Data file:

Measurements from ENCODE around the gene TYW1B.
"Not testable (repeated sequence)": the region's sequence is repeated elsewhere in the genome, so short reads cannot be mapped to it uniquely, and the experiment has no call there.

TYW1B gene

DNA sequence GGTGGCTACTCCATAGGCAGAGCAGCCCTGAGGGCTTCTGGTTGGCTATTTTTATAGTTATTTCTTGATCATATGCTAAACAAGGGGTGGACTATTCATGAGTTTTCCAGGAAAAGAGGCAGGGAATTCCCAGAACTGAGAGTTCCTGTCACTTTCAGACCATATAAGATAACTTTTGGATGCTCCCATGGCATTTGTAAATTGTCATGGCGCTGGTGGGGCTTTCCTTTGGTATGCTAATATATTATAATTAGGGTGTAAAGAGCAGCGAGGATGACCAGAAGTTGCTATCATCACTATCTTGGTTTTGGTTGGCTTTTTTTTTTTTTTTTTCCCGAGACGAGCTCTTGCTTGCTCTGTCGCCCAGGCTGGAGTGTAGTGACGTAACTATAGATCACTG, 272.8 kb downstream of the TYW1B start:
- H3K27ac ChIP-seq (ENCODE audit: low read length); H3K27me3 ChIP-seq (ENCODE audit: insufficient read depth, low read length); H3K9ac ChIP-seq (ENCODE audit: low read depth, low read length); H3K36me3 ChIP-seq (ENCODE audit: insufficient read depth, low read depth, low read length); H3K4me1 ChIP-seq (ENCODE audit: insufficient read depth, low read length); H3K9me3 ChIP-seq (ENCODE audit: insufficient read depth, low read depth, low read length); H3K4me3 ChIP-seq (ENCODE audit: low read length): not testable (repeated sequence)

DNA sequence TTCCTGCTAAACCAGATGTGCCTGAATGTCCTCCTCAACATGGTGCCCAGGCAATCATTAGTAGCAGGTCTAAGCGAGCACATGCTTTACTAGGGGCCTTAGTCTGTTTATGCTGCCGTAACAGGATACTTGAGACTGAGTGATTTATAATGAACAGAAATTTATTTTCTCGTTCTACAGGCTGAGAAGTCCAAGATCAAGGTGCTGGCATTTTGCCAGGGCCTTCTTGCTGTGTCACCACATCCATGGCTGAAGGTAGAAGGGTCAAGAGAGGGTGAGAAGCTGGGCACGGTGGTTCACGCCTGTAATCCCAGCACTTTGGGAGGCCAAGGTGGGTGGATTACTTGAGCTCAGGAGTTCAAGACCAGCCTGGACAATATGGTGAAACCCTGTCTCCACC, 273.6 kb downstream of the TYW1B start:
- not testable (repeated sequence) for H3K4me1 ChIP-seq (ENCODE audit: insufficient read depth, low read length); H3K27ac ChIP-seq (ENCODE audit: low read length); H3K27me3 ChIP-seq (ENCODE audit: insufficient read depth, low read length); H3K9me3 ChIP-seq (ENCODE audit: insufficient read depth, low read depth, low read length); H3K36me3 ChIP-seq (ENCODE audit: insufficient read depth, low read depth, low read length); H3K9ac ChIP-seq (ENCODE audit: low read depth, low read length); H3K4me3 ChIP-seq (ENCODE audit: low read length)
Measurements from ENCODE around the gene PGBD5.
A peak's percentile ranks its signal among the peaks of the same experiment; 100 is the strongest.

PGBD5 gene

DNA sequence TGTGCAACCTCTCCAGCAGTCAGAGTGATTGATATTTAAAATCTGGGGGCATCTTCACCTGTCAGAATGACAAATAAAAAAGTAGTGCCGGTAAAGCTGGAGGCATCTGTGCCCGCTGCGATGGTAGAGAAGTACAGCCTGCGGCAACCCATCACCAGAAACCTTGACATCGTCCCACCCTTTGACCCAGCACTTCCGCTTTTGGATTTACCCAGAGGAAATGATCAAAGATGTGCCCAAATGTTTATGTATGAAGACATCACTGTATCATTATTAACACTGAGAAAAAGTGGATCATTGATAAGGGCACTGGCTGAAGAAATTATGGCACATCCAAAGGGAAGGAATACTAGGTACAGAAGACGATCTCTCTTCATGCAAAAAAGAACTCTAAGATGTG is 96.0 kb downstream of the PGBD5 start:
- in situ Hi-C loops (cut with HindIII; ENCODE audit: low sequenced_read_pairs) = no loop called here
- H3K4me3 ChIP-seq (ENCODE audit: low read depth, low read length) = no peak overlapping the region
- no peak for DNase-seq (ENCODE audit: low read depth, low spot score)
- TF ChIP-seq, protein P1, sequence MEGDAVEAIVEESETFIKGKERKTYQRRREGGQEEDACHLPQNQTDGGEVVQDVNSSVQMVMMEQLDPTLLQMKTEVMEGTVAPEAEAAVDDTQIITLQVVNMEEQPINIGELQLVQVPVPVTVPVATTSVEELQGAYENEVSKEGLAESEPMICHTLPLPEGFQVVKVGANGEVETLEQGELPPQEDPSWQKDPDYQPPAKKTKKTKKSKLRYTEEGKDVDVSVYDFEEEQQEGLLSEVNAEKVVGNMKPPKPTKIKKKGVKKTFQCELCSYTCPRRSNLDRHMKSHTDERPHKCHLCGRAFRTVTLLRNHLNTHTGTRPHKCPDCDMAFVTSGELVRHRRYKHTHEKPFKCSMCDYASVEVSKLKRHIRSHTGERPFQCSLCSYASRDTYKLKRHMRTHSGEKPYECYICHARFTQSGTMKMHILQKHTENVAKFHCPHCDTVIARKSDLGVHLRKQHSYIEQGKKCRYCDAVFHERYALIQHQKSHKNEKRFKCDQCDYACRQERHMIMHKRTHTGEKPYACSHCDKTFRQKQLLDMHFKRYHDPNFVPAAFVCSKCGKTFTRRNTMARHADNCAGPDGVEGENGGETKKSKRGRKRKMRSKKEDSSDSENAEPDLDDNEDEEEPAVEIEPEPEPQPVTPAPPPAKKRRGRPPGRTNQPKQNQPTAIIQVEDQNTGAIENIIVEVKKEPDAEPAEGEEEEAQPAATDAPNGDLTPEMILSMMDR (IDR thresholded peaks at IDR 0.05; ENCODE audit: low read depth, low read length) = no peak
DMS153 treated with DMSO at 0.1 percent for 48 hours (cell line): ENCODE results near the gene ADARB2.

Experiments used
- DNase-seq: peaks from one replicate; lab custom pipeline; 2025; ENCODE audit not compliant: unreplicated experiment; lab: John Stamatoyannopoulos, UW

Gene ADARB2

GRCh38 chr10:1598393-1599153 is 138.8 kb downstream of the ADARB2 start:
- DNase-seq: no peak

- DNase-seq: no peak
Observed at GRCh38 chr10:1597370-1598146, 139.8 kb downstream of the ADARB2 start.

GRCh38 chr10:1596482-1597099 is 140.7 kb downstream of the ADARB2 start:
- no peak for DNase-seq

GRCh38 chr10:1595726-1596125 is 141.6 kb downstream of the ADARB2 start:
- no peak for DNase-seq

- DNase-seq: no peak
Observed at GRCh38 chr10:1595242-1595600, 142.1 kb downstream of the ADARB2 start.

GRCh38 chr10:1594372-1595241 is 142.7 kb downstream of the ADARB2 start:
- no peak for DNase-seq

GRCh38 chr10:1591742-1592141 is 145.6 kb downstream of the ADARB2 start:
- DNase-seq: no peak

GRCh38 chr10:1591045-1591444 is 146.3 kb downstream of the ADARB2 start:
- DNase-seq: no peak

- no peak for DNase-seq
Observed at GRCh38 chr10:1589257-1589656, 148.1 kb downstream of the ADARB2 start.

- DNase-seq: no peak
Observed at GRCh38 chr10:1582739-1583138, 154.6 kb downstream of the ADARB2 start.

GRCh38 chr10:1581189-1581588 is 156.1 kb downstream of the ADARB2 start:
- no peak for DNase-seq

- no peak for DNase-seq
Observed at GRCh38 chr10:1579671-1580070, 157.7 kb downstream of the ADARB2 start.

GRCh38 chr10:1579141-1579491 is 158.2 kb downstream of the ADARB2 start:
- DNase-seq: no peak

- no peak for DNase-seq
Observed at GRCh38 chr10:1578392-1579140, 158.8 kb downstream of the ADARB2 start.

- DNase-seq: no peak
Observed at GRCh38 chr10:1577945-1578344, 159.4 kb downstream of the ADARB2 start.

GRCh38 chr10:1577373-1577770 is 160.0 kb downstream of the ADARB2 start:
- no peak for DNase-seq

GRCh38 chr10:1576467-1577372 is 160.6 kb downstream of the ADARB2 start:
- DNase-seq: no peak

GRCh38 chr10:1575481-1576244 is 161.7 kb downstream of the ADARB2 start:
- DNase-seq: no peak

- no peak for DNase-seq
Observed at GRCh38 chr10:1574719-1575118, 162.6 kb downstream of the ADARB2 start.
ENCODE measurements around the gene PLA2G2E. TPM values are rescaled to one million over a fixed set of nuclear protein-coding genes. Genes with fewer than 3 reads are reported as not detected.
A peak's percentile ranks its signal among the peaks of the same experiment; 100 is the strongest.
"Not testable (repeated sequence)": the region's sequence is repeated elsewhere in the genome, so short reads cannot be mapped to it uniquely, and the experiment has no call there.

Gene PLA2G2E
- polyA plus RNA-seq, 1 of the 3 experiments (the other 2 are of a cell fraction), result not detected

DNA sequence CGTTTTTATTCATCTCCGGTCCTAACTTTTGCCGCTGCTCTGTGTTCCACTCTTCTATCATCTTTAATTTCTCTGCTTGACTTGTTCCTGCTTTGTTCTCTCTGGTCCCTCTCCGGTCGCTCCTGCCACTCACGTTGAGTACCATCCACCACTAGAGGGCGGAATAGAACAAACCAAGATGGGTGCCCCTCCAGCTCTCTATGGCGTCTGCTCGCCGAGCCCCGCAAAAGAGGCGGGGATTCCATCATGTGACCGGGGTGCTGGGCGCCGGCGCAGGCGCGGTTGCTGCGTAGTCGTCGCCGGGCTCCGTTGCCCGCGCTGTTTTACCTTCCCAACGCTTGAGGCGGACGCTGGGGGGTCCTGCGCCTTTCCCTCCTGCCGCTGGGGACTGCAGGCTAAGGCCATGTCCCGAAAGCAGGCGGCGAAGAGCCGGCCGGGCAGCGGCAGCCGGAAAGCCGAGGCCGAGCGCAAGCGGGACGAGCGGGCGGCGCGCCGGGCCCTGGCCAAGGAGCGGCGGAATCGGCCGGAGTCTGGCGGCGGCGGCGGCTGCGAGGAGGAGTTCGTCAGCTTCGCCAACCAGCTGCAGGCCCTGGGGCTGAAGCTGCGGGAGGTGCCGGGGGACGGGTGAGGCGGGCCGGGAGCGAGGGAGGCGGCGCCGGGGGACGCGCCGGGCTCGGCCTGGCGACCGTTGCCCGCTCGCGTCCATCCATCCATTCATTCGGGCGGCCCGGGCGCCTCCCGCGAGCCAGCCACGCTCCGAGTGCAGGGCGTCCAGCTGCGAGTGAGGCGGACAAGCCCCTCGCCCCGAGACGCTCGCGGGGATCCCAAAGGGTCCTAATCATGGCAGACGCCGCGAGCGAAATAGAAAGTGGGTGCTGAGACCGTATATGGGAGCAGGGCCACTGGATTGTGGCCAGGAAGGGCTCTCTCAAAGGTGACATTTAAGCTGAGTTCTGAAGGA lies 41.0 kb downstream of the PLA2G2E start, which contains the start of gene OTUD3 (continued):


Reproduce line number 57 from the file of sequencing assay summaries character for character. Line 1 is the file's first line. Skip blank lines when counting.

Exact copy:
Observed at GRCh38 chr10:1574719-1575118, 162.6 kb downstream of the ADARB2 start.